Project overview : Prevalence of non-typhoidal Salmonella in pigs in Nairobi and Malawi


This MPhil project looks at the prevalence of non-typhoidal Salmonella in pigs in Nairobi and Busia, Western Kenya and Chikhwawa valley, Malawi.

Non-typhoidal Salmonella causes bacteraemia and febrile illness in humans in developing countries, particularly in those individuals who are young, old, malnourished, or suffer from co-morbidities such as HIV or malaria. In humans multi-drug resistant non-typhoidal Salmonella strains have been found which present a major health concern, especially in health care communities where resources are limited.

There is suspicion that these multi-drug resistant strains of Salmonella may not be restricted to humans; zoonotic transmission may be occurring. Free-range pig production around homesteads is a common method of farming in both Kenya and Malawi, increasing the risk of transmission of disease to humans. Knowledge of the prevalence of the disease in this species will help strategies for prevention of disease transmission and development to be assessed.

This project is funded by the Wellcome Trust.  During the year faecal and mesenteric lymph nodes samples will be collected from pigs at one urban (Nairobi) and one rural (Busia) slaughterhouse in Kenya, and one slaughterhouse in Blantyre, Malawi.  The prevalence of non-typhoidal Salmonella in these samples and their antimicrobial resistance profile will then be determined.  Any isolated positive samples will also be serotyped to determine which strains of non-typhoidal Salmonella are present.  These positive samples will be returned to the UK for genomic analysis at the Wellcome Trust Sanger institute.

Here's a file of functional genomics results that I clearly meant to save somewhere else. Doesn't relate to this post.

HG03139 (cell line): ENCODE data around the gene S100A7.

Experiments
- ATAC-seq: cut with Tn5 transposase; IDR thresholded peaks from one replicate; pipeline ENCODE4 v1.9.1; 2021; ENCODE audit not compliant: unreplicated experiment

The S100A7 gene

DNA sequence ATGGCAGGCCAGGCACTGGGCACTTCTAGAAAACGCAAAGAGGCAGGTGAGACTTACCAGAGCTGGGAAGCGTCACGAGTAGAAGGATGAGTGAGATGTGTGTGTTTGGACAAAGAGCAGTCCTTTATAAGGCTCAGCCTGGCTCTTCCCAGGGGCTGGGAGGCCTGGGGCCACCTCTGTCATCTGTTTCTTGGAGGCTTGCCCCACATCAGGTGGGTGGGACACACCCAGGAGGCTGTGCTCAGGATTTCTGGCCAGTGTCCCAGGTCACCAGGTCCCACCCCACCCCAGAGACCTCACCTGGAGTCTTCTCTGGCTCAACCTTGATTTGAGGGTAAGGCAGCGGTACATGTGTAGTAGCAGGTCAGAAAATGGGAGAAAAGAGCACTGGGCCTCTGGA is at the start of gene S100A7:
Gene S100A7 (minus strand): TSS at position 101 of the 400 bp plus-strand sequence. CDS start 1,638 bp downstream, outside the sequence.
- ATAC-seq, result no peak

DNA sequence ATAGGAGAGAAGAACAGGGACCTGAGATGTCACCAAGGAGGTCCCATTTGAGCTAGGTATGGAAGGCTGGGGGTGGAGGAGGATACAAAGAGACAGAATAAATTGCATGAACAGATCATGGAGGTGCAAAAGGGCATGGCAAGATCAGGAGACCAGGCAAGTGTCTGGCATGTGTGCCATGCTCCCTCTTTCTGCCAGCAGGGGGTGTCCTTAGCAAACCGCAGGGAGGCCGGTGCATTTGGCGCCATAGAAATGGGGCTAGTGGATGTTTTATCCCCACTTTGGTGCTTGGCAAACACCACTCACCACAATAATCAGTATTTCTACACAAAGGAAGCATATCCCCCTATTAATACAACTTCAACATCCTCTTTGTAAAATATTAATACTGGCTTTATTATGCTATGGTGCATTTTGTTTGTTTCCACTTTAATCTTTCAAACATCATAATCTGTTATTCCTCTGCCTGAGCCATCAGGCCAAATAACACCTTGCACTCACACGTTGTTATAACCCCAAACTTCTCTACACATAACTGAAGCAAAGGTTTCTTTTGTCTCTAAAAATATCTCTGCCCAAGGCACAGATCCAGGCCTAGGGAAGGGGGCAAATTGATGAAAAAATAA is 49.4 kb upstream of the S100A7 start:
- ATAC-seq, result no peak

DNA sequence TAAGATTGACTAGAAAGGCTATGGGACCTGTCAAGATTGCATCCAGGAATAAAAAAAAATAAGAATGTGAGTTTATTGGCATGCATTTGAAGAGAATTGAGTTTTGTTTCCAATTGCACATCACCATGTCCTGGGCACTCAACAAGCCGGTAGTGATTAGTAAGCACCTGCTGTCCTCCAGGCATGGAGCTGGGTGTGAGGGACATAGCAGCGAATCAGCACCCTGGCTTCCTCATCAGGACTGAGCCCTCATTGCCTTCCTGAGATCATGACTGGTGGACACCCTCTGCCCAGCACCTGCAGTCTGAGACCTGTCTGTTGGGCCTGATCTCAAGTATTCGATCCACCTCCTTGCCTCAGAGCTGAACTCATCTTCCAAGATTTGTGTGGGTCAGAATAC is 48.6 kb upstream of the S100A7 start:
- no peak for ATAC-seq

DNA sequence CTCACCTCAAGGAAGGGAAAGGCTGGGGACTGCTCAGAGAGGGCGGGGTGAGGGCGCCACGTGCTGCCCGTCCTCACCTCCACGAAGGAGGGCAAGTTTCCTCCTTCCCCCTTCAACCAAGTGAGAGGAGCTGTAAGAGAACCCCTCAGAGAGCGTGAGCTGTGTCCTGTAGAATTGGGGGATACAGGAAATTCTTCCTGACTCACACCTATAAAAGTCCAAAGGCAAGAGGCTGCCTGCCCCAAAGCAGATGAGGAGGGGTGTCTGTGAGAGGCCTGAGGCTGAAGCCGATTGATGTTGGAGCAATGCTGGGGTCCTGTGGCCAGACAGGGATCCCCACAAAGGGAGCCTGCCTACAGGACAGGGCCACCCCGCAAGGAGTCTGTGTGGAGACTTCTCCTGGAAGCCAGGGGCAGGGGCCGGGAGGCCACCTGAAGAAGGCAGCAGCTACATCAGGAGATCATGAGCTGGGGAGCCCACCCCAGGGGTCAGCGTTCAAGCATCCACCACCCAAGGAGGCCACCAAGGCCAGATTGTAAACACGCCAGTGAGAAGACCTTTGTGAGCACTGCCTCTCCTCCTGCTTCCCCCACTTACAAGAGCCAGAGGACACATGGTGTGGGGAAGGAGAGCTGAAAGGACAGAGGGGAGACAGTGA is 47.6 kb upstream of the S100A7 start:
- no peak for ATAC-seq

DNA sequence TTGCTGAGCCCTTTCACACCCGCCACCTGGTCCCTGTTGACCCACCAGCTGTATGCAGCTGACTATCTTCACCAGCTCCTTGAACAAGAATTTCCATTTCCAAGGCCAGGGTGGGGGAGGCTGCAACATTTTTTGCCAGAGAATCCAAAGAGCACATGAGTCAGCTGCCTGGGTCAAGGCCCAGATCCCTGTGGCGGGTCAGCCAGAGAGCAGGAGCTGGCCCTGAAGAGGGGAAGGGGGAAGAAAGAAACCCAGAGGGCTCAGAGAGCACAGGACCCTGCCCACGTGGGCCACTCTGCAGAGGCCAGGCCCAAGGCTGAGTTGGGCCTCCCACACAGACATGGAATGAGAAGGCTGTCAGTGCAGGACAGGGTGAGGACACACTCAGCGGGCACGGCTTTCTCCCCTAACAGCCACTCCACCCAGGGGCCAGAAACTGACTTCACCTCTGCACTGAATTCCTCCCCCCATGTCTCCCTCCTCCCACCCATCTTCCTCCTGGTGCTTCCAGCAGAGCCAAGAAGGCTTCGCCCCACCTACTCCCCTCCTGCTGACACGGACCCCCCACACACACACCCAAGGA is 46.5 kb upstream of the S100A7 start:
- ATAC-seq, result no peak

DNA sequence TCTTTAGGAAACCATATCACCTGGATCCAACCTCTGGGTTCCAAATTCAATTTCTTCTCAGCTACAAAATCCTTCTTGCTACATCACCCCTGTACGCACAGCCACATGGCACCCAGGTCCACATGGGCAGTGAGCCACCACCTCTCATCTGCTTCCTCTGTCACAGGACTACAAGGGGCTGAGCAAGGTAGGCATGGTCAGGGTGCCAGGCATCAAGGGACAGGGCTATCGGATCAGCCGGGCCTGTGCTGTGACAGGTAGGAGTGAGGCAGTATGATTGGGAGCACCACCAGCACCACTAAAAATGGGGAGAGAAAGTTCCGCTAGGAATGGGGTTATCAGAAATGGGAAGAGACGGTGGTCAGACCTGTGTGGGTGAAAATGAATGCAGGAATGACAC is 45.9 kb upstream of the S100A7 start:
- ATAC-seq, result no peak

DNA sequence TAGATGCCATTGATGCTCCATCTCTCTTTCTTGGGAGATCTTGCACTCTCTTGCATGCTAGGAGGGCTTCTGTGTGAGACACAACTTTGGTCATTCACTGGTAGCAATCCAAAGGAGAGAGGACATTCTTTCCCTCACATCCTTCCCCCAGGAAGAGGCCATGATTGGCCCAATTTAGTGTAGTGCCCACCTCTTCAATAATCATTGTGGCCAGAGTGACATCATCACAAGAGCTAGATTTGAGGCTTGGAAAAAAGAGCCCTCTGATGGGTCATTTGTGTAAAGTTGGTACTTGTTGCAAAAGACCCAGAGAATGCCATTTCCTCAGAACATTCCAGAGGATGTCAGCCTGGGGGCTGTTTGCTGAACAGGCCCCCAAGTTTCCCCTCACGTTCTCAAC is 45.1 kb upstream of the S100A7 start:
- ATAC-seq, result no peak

Once this work is completed, a comparison can be made between the genomes of pig isolates to those of humans in each respective area, to determine whether there is any relationship between the two, and so the likelihood of zoonotic transmission.

This project forms a link between the Institute of Infection and Global Health at the University of Liverpool, the International Livestock Research Institute, Kenya and the Malawi-Liverpool-Wellcome Trust Research Centre in Malawi.

Primary Investigator: Dr. Catherine Wilson


This project is supported by the Wellcome Trust, through a Research Taster Fellowship awarded as part of the University of Liverpool’s Wellcome Trust Institutional Strategic Support Fund.

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